NEW YORK (MainStreet) — In a July 29 8-K filing with the Securities and Exchange Commission (SEC), the Apollo Education Group (APOL) , parent company of the University of Phoenix, revealed that it is under investigation by the Federal Trade Commission.
The FTC issued Apollo a Civil Investigative Demand which, according to 18 US Code §1968, is warranted "when the Attorney General believes that any person or enterprise may be in possession, custody or control of any documentary materials relevant to a racketeering investigation." Prior to instituting a civil or criminal proceeding, materials requested must be produced by the Demand's target.
According to InsideCounsel.com, the FTC typically uses Civil Investigative Demand in looking into deceptive practices.
The documents Apollo must turn over would provide a broad range of information about the University of Phoenix relating to the for-profit college's marketing, military recruiting, enrollment, financial aid, tuition and fees, billing and debt collection and other matters.
These documents would run from the present to January 2011. Any timetable for handing them over is not clear
The 8-K, signed by Apollo's interim CFO Joseph D'Amico, acknowledged that the Civil Investigative Demand "relates to an investigation to determine if certain unnamed persons, partnerships, corporations, or others have engaged or are engaging in deceptive or unfair acts or practices in or affecting commerce in the advertising, marketing, or sale of secondary or postsecondary educational products or services" that the University of Phoenix sells. An Apollo spokesperson could not be reached for comment.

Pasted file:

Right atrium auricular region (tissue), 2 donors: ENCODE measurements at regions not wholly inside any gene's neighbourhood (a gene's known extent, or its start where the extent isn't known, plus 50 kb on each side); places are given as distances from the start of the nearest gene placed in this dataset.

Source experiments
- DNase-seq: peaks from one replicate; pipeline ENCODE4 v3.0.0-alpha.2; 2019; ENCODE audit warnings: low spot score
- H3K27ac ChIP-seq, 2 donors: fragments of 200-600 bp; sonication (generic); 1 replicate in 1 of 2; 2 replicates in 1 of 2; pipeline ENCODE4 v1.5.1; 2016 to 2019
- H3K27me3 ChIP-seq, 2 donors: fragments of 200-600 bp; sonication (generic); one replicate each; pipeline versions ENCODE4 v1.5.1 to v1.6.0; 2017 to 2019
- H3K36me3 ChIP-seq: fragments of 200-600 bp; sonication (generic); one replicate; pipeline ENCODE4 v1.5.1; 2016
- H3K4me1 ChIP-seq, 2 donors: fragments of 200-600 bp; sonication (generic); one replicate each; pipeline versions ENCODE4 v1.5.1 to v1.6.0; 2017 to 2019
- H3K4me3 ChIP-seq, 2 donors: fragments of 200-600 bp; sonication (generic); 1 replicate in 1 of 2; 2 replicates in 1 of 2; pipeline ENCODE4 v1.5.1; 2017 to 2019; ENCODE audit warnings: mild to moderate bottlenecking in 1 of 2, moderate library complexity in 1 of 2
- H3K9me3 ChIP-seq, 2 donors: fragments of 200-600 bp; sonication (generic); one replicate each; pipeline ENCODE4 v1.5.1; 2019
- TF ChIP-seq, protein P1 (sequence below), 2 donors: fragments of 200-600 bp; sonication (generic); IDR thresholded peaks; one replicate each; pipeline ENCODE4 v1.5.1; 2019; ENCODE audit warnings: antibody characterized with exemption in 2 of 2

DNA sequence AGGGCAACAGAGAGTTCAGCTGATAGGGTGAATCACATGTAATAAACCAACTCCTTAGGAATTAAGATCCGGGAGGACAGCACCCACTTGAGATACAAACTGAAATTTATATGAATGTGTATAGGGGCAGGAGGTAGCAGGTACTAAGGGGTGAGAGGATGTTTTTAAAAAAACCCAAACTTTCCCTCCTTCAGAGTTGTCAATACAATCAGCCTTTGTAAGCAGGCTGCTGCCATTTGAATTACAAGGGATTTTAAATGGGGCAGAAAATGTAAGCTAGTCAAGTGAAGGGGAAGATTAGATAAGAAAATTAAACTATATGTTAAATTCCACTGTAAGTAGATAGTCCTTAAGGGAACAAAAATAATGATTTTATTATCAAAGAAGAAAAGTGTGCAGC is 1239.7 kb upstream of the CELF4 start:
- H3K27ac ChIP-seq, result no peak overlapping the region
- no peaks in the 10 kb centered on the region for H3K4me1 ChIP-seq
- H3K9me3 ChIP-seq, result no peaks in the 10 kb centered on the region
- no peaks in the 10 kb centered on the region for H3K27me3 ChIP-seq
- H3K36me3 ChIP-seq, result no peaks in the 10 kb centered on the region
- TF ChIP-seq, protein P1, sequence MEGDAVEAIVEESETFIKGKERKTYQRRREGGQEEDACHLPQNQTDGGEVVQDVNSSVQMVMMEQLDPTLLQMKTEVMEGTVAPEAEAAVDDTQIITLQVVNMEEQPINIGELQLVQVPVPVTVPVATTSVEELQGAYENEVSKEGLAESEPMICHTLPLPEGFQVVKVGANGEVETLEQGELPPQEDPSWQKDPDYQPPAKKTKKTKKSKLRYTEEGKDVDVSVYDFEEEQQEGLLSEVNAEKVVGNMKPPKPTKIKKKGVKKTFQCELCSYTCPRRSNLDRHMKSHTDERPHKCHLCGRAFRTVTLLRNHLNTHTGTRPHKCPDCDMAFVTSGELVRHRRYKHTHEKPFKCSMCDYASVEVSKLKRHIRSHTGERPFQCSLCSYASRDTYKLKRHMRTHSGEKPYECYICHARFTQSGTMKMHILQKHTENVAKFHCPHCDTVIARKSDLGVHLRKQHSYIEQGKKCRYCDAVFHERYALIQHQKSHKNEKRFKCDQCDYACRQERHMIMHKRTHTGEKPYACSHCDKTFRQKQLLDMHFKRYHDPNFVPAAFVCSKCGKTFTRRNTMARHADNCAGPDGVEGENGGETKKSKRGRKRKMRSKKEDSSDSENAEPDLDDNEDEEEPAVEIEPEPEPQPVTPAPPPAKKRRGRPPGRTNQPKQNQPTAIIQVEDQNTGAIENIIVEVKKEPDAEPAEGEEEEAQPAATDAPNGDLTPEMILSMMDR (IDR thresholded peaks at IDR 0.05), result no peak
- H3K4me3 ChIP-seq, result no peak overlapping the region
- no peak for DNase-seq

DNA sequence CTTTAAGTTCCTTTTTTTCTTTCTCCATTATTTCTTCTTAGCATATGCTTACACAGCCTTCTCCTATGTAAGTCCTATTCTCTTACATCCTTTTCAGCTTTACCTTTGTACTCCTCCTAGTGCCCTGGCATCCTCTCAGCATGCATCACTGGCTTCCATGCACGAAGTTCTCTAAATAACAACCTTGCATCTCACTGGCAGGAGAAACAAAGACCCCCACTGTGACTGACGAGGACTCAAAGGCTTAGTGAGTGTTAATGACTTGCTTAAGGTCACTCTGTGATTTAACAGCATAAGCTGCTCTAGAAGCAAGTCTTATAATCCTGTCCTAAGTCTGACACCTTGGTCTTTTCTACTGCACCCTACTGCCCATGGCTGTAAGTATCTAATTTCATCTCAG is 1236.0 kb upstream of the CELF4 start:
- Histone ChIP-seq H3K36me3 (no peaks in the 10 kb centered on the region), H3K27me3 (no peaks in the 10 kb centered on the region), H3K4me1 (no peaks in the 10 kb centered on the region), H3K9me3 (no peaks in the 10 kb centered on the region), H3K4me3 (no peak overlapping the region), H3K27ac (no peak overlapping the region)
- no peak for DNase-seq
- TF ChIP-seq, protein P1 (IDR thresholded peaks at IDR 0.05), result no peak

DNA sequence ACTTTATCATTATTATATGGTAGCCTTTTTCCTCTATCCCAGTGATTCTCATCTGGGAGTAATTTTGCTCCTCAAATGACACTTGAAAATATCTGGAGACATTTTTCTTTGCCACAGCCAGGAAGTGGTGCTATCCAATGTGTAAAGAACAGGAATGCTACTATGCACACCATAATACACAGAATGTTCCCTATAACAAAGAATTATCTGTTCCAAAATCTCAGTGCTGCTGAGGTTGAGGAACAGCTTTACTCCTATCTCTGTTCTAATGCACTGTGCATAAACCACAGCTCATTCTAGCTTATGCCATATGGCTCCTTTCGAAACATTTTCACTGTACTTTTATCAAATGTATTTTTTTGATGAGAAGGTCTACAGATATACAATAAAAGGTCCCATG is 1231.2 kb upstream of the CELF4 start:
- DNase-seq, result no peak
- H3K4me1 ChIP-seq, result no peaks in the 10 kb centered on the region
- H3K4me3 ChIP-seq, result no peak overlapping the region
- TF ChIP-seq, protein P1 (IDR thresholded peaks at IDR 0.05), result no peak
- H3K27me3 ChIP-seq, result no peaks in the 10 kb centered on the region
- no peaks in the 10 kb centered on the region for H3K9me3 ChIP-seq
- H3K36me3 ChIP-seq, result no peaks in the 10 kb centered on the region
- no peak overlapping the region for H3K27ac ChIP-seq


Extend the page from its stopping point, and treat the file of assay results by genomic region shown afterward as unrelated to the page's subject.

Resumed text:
The FTC's action comes on the heels of charges it made against Georgia-based online Ashworth College, which the FTC said misrepresented the training and credentials students could earn, as well as whether credits from Ashworth would transfer to other institutions.
The FTC investigation seems to build on a 2014 report on for-profit colleges produced by the Senate HELP Committee (Health, Education, Labor and Pensions) when now-retired Iowa Democrat Tom Harkin was chair.
Documents contained in that report concluded that the University of Phoenix received $750 million from the GI Bill over four years, far more than any other college. The report included an internal University of Phoenix email in which estimated default rates for its students were called "shockingly high."
The federal government has begun to scrutinize for-profit colleges because of their aggressive recruitment of veterans, who have access to large amounts of federal benefits, and low-income students who qualify for large financial aid grants and student loans that leave them with debt that they typically can't repay.